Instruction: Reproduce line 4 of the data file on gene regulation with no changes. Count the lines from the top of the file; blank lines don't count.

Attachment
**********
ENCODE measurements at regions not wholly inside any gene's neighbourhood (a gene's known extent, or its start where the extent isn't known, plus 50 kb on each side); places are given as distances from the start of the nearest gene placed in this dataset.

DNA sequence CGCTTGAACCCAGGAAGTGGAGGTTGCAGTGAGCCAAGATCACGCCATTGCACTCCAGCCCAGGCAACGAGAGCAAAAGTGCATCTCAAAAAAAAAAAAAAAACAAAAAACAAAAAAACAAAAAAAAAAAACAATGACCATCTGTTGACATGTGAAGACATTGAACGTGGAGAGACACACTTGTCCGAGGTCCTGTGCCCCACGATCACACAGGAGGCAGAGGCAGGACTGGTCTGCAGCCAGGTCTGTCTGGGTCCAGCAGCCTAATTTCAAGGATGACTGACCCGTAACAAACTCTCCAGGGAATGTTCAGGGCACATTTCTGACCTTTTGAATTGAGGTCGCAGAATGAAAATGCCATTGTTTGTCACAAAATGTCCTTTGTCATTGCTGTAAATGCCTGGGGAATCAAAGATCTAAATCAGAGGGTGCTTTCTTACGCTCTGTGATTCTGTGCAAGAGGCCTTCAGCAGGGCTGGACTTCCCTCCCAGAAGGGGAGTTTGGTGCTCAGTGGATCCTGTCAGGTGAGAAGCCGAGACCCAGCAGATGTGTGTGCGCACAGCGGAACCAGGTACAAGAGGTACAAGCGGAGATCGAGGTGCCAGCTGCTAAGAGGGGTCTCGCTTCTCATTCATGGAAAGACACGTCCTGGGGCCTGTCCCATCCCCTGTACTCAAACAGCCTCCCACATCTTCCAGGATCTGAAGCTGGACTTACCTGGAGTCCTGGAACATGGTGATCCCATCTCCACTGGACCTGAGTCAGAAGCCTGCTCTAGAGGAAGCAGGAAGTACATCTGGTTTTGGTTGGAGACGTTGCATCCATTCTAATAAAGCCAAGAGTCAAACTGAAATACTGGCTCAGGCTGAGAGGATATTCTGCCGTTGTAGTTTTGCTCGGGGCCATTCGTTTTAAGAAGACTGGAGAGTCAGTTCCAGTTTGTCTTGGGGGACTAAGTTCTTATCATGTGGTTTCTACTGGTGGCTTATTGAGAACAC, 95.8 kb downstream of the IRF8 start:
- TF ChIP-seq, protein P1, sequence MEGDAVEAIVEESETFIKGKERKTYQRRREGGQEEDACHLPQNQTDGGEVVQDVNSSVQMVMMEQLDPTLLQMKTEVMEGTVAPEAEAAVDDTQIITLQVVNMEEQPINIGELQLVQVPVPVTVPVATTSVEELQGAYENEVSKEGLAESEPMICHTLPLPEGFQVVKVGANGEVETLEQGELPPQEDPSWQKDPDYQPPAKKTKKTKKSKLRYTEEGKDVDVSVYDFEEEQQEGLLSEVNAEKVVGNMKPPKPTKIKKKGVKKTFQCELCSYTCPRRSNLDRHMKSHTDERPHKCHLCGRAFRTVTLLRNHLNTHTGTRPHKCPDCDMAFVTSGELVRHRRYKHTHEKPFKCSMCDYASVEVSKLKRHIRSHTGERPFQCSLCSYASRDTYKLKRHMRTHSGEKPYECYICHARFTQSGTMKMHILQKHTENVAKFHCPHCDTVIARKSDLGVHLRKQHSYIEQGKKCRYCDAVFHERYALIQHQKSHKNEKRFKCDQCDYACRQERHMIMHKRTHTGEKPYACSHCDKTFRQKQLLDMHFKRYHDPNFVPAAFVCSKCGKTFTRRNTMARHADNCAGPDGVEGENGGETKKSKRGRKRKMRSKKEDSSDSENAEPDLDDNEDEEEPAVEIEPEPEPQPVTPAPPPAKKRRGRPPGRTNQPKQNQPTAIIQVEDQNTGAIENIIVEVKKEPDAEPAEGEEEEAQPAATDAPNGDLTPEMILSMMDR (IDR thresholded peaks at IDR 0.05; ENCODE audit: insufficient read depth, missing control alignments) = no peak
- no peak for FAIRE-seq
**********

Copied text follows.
- no peak for FAIRE-seq